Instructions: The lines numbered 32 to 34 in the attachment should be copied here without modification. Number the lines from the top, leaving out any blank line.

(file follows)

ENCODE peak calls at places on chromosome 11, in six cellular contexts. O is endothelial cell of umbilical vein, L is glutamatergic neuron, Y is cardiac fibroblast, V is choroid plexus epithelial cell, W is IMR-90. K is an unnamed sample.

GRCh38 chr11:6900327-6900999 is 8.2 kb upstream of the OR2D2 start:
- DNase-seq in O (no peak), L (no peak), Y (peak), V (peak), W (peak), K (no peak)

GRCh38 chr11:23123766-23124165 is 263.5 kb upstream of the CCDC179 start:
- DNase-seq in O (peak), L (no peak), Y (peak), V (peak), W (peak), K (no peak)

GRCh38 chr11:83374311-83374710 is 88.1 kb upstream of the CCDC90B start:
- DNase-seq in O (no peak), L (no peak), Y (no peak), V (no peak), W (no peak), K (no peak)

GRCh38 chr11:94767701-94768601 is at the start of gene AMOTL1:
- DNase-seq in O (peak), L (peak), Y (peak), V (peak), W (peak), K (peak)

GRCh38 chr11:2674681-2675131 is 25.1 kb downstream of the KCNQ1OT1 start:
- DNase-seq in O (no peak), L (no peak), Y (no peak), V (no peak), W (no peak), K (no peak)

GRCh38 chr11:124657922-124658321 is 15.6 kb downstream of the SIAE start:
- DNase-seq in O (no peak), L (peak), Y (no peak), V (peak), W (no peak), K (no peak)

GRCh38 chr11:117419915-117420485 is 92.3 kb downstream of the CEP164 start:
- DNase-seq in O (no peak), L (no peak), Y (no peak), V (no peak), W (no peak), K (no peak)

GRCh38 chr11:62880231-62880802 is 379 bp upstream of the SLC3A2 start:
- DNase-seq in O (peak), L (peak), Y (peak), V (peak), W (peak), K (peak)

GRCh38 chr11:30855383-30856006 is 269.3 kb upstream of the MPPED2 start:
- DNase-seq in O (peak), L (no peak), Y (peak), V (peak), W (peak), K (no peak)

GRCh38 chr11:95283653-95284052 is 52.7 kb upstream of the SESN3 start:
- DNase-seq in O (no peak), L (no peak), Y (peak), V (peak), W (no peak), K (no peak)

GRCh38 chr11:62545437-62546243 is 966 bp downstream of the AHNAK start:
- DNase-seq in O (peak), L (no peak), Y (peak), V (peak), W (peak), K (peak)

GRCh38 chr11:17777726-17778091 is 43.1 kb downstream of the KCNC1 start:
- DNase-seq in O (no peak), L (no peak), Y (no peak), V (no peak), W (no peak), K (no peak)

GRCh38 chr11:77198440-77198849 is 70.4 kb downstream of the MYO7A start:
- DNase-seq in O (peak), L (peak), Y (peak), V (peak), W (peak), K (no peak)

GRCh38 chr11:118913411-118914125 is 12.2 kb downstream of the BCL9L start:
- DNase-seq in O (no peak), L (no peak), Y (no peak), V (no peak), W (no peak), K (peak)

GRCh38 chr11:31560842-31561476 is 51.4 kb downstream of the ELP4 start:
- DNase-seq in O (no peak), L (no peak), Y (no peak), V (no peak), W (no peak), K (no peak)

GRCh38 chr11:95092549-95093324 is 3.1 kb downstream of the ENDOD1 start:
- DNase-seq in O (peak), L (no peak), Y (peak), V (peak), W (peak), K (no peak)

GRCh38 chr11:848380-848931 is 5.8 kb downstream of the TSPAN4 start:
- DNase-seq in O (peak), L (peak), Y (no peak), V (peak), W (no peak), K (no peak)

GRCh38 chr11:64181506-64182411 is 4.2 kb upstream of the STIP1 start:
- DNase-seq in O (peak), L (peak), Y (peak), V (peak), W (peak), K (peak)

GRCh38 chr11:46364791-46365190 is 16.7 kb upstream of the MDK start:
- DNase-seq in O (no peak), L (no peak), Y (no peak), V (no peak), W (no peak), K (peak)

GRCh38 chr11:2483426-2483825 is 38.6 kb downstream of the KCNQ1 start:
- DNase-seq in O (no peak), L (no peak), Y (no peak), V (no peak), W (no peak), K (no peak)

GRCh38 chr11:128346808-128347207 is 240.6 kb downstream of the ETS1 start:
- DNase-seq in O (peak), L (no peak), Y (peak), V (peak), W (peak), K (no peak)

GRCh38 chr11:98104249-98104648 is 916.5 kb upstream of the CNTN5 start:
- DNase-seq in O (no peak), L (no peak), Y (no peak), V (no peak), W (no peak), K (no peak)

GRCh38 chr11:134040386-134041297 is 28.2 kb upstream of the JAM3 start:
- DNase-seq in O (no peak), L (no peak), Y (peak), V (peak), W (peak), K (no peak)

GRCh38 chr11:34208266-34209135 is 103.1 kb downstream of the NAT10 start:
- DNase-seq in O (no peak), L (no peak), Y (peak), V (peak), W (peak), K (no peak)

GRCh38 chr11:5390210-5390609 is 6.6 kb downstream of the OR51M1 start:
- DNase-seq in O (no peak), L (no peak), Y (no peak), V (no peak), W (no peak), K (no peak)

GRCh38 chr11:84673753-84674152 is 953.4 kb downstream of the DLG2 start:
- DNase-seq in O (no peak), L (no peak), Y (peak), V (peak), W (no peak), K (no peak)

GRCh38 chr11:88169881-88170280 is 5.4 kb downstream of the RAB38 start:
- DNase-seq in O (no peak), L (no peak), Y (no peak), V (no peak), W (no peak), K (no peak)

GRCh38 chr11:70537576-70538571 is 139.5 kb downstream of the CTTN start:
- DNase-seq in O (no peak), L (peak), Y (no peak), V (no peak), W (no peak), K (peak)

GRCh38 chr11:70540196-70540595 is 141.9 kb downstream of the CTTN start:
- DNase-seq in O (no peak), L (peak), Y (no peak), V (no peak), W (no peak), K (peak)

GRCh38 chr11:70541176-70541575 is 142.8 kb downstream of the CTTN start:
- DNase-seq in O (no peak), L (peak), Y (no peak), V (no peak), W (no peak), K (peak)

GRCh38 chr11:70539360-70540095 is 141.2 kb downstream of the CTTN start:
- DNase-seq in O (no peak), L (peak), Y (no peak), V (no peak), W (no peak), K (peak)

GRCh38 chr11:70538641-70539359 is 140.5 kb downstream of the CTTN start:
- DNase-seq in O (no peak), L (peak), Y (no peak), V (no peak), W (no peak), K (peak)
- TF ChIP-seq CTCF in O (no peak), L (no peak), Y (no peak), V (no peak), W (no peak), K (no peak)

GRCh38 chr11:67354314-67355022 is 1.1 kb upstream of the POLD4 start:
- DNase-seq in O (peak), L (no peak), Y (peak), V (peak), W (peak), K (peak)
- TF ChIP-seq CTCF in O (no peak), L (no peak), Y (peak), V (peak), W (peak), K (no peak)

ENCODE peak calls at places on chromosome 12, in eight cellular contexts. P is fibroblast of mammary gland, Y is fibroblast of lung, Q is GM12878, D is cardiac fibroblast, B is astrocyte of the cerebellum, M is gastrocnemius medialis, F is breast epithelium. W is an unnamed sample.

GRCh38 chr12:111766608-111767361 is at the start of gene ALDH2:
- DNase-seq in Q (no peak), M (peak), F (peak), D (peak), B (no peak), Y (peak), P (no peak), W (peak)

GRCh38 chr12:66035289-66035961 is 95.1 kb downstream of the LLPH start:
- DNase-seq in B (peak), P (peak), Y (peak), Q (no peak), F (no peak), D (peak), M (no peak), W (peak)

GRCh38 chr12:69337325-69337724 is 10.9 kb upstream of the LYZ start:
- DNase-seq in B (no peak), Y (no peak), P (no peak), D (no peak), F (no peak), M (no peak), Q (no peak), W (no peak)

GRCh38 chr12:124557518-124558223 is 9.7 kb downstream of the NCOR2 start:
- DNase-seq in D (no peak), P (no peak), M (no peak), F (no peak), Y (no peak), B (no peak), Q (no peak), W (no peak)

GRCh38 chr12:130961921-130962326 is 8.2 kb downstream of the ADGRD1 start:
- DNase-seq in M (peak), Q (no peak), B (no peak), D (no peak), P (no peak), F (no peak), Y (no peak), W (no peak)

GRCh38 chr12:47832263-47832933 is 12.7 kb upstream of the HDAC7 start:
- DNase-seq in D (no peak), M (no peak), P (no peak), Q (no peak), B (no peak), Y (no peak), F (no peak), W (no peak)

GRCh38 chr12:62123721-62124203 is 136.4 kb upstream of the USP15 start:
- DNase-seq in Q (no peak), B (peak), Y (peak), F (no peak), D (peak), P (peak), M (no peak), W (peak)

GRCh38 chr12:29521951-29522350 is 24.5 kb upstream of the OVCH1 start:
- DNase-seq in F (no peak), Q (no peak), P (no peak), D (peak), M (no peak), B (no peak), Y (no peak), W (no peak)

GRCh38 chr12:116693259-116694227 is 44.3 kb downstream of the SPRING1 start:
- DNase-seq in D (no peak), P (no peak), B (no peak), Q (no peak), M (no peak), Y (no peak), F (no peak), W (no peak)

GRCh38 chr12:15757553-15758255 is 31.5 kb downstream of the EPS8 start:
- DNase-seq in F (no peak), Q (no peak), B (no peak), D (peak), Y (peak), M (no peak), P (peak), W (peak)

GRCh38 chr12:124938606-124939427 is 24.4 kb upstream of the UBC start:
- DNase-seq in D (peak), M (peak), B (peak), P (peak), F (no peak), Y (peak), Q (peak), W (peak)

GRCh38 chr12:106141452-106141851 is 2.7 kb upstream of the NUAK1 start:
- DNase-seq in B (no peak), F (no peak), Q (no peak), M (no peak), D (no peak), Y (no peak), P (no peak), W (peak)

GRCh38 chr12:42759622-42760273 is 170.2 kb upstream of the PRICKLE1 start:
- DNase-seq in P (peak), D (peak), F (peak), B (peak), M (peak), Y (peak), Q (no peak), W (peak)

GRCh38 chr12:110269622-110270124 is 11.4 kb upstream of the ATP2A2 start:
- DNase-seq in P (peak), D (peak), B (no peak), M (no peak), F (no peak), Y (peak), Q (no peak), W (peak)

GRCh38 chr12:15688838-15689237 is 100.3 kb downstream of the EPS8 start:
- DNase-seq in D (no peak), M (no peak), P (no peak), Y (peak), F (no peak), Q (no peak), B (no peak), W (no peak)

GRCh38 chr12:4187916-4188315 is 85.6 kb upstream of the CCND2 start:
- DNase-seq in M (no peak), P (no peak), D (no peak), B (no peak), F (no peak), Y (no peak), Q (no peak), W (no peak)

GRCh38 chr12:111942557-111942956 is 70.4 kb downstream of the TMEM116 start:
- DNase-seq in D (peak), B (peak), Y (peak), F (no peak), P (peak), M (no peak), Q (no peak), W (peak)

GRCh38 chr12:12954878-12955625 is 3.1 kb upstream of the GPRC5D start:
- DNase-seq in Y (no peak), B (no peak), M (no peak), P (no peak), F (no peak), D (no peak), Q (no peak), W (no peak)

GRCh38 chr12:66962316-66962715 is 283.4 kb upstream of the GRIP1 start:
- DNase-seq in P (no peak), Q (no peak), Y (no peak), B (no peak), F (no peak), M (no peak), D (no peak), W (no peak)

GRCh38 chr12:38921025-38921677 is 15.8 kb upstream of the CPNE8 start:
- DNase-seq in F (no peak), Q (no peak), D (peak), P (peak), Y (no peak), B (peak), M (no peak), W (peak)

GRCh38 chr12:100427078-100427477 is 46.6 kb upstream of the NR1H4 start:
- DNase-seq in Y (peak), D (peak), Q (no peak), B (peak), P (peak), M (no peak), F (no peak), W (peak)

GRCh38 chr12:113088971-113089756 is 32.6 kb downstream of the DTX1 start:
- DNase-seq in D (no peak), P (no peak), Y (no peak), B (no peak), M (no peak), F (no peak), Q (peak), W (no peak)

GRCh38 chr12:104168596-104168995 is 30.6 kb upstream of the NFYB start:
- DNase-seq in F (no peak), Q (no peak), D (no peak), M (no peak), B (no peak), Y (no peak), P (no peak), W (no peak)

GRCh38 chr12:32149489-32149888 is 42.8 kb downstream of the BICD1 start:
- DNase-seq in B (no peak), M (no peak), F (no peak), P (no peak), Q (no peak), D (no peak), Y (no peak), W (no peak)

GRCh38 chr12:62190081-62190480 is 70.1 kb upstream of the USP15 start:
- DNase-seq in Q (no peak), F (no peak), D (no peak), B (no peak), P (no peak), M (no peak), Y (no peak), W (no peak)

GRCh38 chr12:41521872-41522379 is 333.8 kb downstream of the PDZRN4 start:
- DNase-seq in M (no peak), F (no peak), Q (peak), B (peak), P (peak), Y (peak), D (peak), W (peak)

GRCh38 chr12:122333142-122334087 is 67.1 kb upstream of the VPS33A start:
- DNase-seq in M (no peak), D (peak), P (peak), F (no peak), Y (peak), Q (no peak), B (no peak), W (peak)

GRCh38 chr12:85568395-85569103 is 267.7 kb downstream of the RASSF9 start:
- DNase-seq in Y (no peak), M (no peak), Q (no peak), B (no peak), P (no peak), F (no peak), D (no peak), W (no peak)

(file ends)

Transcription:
GRCh38 chr11:95092549-95093324 is 3.1 kb downstream of the ENDOD1 start:
- DNase-seq in O (peak), L (no peak), Y (peak), V (peak), W (peak), K (no peak)

GRCh38 chr11:848380-848931 is 5.8 kb downstream of the TSPAN4 start: